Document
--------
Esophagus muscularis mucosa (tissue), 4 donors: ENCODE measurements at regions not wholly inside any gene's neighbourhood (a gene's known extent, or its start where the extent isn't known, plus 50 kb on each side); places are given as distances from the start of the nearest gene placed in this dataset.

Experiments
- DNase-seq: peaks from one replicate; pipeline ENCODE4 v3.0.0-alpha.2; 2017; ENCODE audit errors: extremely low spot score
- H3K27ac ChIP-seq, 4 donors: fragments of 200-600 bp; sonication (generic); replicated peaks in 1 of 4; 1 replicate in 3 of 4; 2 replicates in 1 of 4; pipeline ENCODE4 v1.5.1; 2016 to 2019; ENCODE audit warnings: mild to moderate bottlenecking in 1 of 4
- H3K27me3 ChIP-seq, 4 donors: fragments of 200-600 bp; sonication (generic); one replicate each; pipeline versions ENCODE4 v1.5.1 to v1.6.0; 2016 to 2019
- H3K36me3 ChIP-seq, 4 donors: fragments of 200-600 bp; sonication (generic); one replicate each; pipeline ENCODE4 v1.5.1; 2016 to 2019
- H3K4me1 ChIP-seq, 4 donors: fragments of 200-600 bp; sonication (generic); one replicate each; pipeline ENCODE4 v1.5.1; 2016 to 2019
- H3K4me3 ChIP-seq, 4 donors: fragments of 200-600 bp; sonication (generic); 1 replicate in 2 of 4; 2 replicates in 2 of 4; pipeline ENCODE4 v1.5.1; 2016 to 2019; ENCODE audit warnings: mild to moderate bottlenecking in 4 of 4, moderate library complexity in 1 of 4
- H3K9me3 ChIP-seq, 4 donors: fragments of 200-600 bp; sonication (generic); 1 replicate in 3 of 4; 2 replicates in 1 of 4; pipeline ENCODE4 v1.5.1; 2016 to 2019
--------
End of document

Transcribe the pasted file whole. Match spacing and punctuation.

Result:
Esophagus muscularis mucosa (tissue), 4 donors: ENCODE measurements at regions not wholly inside any gene's neighbourhood (a gene's known extent, or its start where the extent isn't known, plus 50 kb on each side); places are given as distances from the start of the nearest gene placed in this dataset.

Experiments
- DNase-seq: peaks from one replicate; pipeline ENCODE4 v3.0.0-alpha.2; 2017; ENCODE audit errors: extremely low spot score
- H3K27ac ChIP-seq, 4 donors: fragments of 200-600 bp; sonication (generic); replicated peaks in 1 of 4; 1 replicate in 3 of 4; 2 replicates in 1 of 4; pipeline ENCODE4 v1.5.1; 2016 to 2019; ENCODE audit warnings: mild to moderate bottlenecking in 1 of 4
- H3K27me3 ChIP-seq, 4 donors: fragments of 200-600 bp; sonication (generic); one replicate each; pipeline versions ENCODE4 v1.5.1 to v1.6.0; 2016 to 2019
- H3K36me3 ChIP-seq, 4 donors: fragments of 200-600 bp; sonication (generic); one replicate each; pipeline ENCODE4 v1.5.1; 2016 to 2019
- H3K4me1 ChIP-seq, 4 donors: fragments of 200-600 bp; sonication (generic); one replicate each; pipeline ENCODE4 v1.5.1; 2016 to 2019
- H3K4me3 ChIP-seq, 4 donors: fragments of 200-600 bp; sonication (generic); 1 replicate in 2 of 4; 2 replicates in 2 of 4; pipeline ENCODE4 v1.5.1; 2016 to 2019; ENCODE audit warnings: mild to moderate bottlenecking in 4 of 4, moderate library complexity in 1 of 4
- H3K9me3 ChIP-seq, 4 donors: fragments of 200-600 bp; sonication (generic); 1 replicate in 3 of 4; 2 replicates in 1 of 4; pipeline ENCODE4 v1.5.1; 2016 to 2019